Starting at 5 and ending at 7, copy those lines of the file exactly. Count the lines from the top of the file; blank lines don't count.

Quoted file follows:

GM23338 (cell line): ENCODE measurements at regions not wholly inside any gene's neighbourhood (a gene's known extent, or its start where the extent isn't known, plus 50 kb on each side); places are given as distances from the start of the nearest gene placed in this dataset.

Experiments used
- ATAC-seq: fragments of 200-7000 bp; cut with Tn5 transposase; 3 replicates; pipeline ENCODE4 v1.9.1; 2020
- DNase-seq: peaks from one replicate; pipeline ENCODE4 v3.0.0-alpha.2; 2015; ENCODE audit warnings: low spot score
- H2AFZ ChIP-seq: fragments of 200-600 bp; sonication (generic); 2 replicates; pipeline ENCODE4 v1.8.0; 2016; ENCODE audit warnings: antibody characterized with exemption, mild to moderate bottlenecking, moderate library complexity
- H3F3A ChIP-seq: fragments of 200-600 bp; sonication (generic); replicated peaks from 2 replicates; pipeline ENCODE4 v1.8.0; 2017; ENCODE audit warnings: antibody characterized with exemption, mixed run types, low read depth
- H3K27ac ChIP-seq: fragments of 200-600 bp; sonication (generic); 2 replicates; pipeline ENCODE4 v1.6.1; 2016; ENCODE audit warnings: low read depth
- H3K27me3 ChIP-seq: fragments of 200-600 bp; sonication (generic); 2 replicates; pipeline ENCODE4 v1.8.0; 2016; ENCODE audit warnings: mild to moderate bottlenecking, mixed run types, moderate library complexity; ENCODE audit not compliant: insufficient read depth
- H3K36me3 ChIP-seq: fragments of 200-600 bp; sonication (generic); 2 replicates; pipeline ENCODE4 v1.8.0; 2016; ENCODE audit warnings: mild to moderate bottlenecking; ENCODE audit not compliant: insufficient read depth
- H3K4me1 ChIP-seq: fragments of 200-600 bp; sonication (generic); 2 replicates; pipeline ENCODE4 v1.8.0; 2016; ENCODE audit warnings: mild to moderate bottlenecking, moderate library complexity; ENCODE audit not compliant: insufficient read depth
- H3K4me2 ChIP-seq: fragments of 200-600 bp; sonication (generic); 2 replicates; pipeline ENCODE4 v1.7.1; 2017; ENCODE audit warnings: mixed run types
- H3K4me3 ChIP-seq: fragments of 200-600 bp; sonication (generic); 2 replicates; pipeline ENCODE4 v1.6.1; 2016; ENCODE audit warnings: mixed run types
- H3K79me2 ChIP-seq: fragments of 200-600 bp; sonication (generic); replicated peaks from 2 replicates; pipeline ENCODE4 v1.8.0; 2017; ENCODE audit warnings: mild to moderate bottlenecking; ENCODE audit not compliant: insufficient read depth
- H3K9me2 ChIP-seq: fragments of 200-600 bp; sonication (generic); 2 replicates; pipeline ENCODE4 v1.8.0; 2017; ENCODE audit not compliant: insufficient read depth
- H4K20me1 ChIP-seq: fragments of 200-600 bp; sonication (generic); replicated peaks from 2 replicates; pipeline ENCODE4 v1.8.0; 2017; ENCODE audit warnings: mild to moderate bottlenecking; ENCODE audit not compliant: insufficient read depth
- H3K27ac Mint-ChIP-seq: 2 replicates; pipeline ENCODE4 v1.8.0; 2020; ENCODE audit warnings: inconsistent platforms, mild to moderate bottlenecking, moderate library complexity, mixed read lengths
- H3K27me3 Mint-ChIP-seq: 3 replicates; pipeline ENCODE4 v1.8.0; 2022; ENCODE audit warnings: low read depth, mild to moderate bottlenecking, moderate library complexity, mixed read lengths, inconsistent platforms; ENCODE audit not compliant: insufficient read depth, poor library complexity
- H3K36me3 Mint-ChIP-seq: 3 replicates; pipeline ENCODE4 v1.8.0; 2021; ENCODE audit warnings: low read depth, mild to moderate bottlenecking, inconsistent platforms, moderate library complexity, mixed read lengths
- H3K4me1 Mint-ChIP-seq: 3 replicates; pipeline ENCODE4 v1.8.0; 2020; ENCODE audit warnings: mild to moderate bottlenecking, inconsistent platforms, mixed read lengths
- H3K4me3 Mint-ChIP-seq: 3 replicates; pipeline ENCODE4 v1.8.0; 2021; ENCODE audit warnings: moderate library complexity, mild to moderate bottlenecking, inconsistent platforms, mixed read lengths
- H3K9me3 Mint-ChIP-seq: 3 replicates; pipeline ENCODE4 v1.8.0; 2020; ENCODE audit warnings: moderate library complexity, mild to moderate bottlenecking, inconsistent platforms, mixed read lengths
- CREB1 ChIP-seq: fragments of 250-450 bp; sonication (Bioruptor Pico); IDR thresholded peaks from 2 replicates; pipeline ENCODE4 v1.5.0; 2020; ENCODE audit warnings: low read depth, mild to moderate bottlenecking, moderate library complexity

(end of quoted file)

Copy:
- H2AFZ ChIP-seq: fragments of 200-600 bp; sonication (generic); 2 replicates; pipeline ENCODE4 v1.8.0; 2016; ENCODE audit warnings: antibody characterized with exemption, mild to moderate bottlenecking, moderate library complexity
- H3F3A ChIP-seq: fragments of 200-600 bp; sonication (generic); replicated peaks from 2 replicates; pipeline ENCODE4 v1.8.0; 2017; ENCODE audit warnings: antibody characterized with exemption, mixed run types, low read depth
- H3K27ac ChIP-seq: fragments of 200-600 bp; sonication (generic); 2 replicates; pipeline ENCODE4 v1.6.1; 2016; ENCODE audit warnings: low read depth